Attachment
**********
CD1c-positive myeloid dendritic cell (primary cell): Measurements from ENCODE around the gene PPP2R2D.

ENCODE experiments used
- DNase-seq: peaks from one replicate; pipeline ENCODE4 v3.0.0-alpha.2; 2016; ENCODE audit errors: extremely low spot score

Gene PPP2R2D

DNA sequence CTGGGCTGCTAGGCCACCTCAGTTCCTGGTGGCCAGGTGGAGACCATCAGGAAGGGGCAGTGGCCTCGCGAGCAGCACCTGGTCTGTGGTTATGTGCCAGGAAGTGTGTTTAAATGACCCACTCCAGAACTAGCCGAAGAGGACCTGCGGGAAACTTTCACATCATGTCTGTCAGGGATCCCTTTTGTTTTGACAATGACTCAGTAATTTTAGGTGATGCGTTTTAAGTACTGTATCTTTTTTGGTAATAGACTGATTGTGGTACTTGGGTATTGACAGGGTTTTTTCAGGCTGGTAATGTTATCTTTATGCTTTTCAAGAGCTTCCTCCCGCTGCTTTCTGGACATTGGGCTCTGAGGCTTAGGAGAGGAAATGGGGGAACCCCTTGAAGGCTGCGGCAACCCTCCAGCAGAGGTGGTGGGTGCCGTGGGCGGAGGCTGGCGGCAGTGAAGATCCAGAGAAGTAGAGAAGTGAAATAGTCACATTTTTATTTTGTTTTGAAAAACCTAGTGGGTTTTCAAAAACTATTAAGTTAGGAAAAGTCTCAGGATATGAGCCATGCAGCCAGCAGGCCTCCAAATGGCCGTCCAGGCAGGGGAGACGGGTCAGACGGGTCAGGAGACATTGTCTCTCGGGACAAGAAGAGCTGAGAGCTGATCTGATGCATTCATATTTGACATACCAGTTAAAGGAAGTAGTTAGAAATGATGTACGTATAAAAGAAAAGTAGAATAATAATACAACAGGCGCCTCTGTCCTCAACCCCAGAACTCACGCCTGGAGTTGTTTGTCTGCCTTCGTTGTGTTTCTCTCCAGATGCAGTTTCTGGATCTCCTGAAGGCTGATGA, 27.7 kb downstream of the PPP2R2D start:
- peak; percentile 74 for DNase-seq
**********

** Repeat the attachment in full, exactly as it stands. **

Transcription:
CD1c-positive myeloid dendritic cell (primary cell): Measurements from ENCODE around the gene PPP2R2D.

ENCODE experiments used
- DNase-seq: peaks from one replicate; pipeline ENCODE4 v3.0.0-alpha.2; 2016; ENCODE audit errors: extremely low spot score

Gene PPP2R2D

DNA sequence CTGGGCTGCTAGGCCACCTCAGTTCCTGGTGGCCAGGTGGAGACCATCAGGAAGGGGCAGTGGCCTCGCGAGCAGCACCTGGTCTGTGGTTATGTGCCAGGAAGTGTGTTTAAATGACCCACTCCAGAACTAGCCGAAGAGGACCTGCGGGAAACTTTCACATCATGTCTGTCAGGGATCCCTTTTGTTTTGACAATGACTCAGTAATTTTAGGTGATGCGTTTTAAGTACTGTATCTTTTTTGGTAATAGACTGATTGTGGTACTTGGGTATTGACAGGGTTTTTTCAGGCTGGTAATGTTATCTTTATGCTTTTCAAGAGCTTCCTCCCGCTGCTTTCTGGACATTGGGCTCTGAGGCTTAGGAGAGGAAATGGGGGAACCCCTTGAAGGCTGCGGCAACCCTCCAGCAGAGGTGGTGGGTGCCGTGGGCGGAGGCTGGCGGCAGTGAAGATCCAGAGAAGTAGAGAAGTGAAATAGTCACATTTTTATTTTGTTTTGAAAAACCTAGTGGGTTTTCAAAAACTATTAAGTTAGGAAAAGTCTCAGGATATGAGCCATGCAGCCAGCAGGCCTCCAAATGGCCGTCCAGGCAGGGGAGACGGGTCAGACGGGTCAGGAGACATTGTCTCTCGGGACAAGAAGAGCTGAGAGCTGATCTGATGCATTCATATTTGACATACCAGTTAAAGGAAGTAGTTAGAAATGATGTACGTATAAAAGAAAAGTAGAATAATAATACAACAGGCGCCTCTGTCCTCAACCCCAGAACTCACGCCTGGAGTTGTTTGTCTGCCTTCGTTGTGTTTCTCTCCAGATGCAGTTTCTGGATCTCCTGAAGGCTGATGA, 27.7 kb downstream of the PPP2R2D start:
- peak; percentile 74 for DNase-seq